|Thursday night at the New York Public Library on 42nd Street and Fifth Avenue, there was an Inaugural Gala Dinner for the Cecilia Attias Foundation for Women which was created by Cecilia Attias two years ago. Mrs. Attias up until that time was known as Cecilia Sarkozy, briefly the First Lady of France when her then husband Nicolas Sarkozy was elected President of France.
Her husband today, Richard Attias, is very well known in the corridors of power as the man behind Davos, (or the man who runs Davos, depending on who’s telling you). The new foundation, from what I could gather, will find funding for projects all over the world that promote and support matters of women’s rights.
It was a very impressive dinner. The Stephen Schwarzman building, as it is now known, is one of the great institutional monuments of New York. Cocktails were in the entry hall of the library and then we went down stairs to the Celeste Bartos Forum for dinner. The room was beautifully decorated with vast and shimmery sprays of flowers as centerpieces. The menu had been provided by one of Mme. Attias’ friends and supporters, Daniel Boulud – this is quite the coup for a benefit dinner no matter what the charity. Paul LeClerc, the head of the Library spoke. As did Diana Taylor.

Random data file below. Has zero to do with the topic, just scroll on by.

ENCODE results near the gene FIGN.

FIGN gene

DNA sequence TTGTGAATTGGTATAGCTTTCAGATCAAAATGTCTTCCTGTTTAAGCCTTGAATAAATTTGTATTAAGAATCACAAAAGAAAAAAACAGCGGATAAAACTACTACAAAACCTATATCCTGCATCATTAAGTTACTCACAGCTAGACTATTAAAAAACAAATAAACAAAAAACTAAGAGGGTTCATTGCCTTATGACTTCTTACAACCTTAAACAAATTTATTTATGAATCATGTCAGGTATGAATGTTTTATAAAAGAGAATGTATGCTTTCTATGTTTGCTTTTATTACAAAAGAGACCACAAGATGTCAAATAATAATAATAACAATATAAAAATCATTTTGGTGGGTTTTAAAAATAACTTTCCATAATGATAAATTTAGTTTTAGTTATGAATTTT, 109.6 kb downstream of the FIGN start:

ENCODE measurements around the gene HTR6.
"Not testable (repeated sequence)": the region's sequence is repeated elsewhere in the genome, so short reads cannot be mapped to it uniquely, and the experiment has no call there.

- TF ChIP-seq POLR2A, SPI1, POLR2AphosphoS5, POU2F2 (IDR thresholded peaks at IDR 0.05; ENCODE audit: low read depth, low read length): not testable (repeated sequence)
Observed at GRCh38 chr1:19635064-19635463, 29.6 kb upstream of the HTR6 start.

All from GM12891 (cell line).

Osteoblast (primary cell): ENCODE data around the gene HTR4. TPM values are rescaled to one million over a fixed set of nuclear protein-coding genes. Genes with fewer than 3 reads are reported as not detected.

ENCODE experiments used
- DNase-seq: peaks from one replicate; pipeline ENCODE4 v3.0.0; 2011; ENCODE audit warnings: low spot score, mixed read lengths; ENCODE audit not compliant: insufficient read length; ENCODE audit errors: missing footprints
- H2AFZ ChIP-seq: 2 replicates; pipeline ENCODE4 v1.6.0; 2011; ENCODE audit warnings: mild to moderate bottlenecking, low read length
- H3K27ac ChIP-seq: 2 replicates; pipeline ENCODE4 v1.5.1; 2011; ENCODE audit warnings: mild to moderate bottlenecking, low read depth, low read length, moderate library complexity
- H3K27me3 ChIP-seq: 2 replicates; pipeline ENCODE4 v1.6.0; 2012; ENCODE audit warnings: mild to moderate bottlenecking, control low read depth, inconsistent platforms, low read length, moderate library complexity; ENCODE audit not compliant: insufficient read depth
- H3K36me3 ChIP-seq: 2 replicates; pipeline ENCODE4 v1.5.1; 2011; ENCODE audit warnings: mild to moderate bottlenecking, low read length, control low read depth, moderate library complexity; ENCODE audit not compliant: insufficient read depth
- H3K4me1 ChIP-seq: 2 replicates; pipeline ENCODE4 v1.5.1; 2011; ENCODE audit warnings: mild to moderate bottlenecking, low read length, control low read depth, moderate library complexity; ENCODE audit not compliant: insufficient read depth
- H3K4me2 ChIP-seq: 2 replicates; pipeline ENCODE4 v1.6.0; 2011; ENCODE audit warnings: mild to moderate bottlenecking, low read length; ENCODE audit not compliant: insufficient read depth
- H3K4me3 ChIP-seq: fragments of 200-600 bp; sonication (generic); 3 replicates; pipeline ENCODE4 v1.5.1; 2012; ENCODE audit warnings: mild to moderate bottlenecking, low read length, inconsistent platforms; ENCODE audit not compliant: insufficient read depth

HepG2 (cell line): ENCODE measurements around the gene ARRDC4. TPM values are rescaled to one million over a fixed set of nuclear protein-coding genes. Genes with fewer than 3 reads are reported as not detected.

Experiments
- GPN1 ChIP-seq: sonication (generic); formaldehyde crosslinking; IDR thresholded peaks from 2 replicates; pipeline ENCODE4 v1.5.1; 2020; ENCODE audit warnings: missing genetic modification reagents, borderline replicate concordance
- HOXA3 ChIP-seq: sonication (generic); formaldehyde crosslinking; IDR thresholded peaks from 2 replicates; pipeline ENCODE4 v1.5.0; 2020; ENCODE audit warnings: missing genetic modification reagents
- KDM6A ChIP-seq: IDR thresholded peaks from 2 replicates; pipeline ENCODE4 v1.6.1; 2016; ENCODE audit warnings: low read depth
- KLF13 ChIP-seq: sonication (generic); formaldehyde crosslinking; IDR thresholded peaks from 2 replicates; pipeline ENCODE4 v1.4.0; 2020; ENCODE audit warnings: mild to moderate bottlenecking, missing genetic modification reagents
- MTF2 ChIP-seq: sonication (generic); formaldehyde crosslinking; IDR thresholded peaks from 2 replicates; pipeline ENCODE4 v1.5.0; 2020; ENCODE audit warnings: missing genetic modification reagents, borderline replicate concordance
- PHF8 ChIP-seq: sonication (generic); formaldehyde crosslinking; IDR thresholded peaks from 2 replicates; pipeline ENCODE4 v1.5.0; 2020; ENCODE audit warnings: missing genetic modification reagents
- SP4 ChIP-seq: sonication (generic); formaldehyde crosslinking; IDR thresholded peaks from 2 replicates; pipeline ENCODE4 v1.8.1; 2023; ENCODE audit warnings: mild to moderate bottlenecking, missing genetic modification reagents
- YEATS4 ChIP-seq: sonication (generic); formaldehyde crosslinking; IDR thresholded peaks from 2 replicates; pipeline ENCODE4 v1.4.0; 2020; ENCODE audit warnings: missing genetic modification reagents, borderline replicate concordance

Cecilia, as they all call her, has lived in New York, under the radar mainly, for the past few years. She is one of those women who makes friends with other women, and as a result she has a number of very good women friends in New York. Used thoughtfully, in New York such thing is a network. I could see she has that self-confidence.
I met her for the first time only on Thursday night. She has a quality of determination about her although it’s not hardnosed but almost unassumingly. Like, why not?
I read that she studied piano as a young girl and won first prize in a conservatory contest; that she’d studied law and worked as a parliamentary assistant before she went to work for Elsa Schiaperelli, the French fashion house, as a fitting model. She’s been married three times, has three children; and now she has a new mission.
I’ve been covering the world of philanthropy (which in today’s terms is the real world of society with a capital “S”) throughout the 90s and Aughts now, and it is interesting to watch the process unfold as well as change with the times. Many of these projects (which is how they begin) have flowered and done amazing things for the community and for the world. Evelyn Lauder’s Breast Cancer Research Foundation, for example. Sharyn Mann’s Food Allergy Initiative is another. Princess Yasmin Aga Khan and the Rita Hayworth Alzheimers.